4 thoughts on “#257. Were the Levites allowed to eat their tithes anywhere OR only in front of Yahweh? (Num 18:31 vs Deut 12:17-18, 14:23)

  1. Although not spelled out, is it not apparent that the “Tent of Meeting” along with the landless priesthood reflects the implied existence of an earlier itinerant priesthood?

    Not one that journeyed with an itinerant people, but one that traveled from settlement to settlement; perhaps to all “the high places” to ensure cultic compliance with the central authority. (No pork eating, Sabbath observance, etc.) The description of the tent indicates something very much intended to be seen by people who would have been awed by it’s magnificence.

    I speculate the earliest form of this traveling religion would accommodate all the religious variances (Ashera, El, Yaweh, Baal, etc.) of the region while steadily converging on a single standard. After many conflicts and incidences of country pagans stubbornly refusing to give up their traditions (perhaps first born sacrifice) the central authority finally set about eradicating the very existence of the rural cults and rewriting their customs as the resultant foreign contamination of a mythical purity “in the beginning”.

    It would have been necessary for such a group to have an armed force traveling with them for protection and in some cases for enforcement. A natural development would be to upgrade to having them travel with a veritable army when they acquired the backing of the powers that be to standardize the religion and thereby stabilize the region.

    Finally the priesthood was completely centralized in the central temple with resistance to the idea being at least partly overcome by placing the previously traveling center of worship IN the temple.

    I’m merely speculating. But I find the idea quite plausible.

  2. Furthermore, the message this southern-produced text proclaimed was a direct result of the destruction, and for the most part disappearance, of Israel in 722 BCE and the withdrawal of Assyrian political power and sovereignty from the whole region in the mid 7th century—both events theologically understood as Yahweh’s doing!

    The Bible’s after-the-fact explanations of events as Yahweh’s doing is, in my opinion, one of the strongest arguments against divine biblical inspiration. When Judah survived after Israel was conquered, the biblical text claimed that this was Yahweh’s doing because Yahweh promised David that a “lamp” would always remain (1 Kings 11:11-13, 30-36; 1 Kings 15:1-4; 2 Kings 8:16-19; 2 Kings 19:31-34); yet when Judah fell, this, too, was claimed to be Yahweh’s will–in contradiction to the previous unconditional promise! Manasseh was the fall guy (2 Kings 21:10-15; 2 Kings 24:1-4), even though the righteous Josiah reigned after Manasseh (2 Kings 23:21-27) and the Chronicler claimed (2 Chron. 33) that Manasseh repented!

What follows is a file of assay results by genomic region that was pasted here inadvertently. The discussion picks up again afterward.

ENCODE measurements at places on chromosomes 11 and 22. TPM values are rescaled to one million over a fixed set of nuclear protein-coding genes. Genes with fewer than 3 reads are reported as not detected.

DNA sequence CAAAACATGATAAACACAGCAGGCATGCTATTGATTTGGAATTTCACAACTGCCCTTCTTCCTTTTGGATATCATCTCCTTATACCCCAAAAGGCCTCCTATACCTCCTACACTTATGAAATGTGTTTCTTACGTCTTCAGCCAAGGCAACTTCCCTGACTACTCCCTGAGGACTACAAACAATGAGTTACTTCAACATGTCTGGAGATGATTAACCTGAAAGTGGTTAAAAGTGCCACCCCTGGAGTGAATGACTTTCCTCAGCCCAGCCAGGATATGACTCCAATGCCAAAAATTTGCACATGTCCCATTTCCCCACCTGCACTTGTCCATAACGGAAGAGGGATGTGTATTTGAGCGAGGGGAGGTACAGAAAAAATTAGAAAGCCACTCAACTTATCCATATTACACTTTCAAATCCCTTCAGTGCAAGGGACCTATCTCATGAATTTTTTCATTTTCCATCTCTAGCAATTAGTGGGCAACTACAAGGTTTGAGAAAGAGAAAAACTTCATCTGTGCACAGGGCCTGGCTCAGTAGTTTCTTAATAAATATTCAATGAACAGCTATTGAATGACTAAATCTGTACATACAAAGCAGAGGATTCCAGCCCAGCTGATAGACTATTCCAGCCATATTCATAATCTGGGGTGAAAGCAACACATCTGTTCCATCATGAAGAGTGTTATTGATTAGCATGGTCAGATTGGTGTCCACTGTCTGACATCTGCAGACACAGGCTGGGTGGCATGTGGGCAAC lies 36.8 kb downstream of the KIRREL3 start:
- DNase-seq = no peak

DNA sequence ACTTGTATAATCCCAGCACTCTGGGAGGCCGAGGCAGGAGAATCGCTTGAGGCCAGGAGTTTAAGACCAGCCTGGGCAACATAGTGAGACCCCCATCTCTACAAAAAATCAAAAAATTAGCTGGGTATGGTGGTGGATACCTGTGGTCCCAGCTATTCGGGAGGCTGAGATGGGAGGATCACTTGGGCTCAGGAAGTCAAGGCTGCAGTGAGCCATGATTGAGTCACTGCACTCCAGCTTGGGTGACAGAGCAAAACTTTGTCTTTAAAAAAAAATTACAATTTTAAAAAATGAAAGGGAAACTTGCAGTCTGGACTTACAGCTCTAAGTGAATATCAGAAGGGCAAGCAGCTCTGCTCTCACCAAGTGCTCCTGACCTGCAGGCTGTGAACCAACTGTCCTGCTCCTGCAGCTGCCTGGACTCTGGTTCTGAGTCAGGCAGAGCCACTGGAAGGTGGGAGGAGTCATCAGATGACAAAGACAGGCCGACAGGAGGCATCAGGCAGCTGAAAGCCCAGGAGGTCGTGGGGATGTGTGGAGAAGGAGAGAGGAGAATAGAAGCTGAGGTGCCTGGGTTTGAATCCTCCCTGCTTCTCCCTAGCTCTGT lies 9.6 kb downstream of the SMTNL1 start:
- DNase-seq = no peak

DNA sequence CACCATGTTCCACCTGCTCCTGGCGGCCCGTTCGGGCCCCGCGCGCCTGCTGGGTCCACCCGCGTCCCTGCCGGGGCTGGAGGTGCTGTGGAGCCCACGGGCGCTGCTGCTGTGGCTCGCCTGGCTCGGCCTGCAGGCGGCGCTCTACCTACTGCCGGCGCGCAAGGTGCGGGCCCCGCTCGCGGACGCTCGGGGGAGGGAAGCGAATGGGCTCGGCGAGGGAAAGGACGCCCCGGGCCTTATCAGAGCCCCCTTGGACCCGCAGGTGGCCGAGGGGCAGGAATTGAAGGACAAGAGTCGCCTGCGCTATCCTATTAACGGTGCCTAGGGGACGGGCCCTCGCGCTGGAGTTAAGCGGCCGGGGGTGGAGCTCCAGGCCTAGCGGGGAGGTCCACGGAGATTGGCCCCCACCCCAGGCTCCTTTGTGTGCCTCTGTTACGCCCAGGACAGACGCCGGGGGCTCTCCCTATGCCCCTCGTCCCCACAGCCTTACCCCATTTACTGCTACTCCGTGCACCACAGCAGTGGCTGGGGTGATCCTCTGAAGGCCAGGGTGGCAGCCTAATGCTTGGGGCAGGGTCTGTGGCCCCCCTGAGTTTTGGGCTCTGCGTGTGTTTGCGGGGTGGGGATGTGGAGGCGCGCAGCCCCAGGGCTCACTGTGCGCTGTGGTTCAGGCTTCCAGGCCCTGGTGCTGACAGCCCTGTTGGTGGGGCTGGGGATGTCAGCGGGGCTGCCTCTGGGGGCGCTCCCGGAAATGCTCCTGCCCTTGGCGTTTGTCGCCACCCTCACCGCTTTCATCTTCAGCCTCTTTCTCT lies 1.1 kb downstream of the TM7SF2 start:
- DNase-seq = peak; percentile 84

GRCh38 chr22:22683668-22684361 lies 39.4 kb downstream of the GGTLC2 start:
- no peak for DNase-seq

3. Wow – this is the first time I’ve come across your website (I was looking up the etymology of the name Ishmael) following my daughter introducing me to Documentary Hypothesis at university (she’s studying Hebrew and Jewish History at UCL, London). As you seem very knowledgeable to argue from a higher level criticism standpoint, I wondered id you have read any arguments refuting this hypothesis eg Evidence That Demand a Verdict by Josh McDowell pp 389-533? I would welcome your thoughts on it. Many thanks and shalom, Mrs Jennings

    1. Melanie, thanks and welcome.

      In general biblical scholars do not bother taking up the podium to refute—nay even read—-what non-specialist, who clearly have agendas outside of what these ancient texts say and in this case do not say and who display absolutely ZERO knowledge about any of the 70+ texts of the Bible, who wrote them, when, why, as a response to what historical concerns, etc., claim about these texts—such is the case for McDowell. From the little I’ve gleaned, such apologetics place their beliefs about the texts above the individual beliefs, contending voices, and divergent historical and literary contexts of the Bible’s 70+ texts and authors. It’s truly a sham(e) in this field that there are more books reaching the public by non-specialists disseminating subjective views and ignorance (and I am understating the case here, not overstating it!) about these texts, than real hard-earned objective, critical scholarship on the texts on their own terms and own historical contexts. My goals here, although introducing the material in somewhat of a playful guise—contradictions—is to faithfully and as objectively as possible reproduce to the best of my academic field’s ability the beliefs, worldviews, competing ideologies, and contending views on religion, sacrifice, Israel’s god, the monarchy, etc. that the Bible’s 70+ texts reveal when studied on their own terms. I’m interested in what the texts and their authors tell us and belief on their playing field—not what later reading communities claimed or believed about these once individual texts through an all-embracing imposed interpretive framework, which goes by the name “the Book,” and that too largely through the interpretive assumptions brought to bear on these texts by Christendom.

      I’ve written about this variously on this site. If you take the time to read some of the entries you’ll notice, hopefully, what I mean. Try the 14-post series on Genesis’ Two Creation Accounts, where I try to lay down the textual data for showing how the texts of Genesis 1 and 2 themselves reveal the hand of a different author—our sources.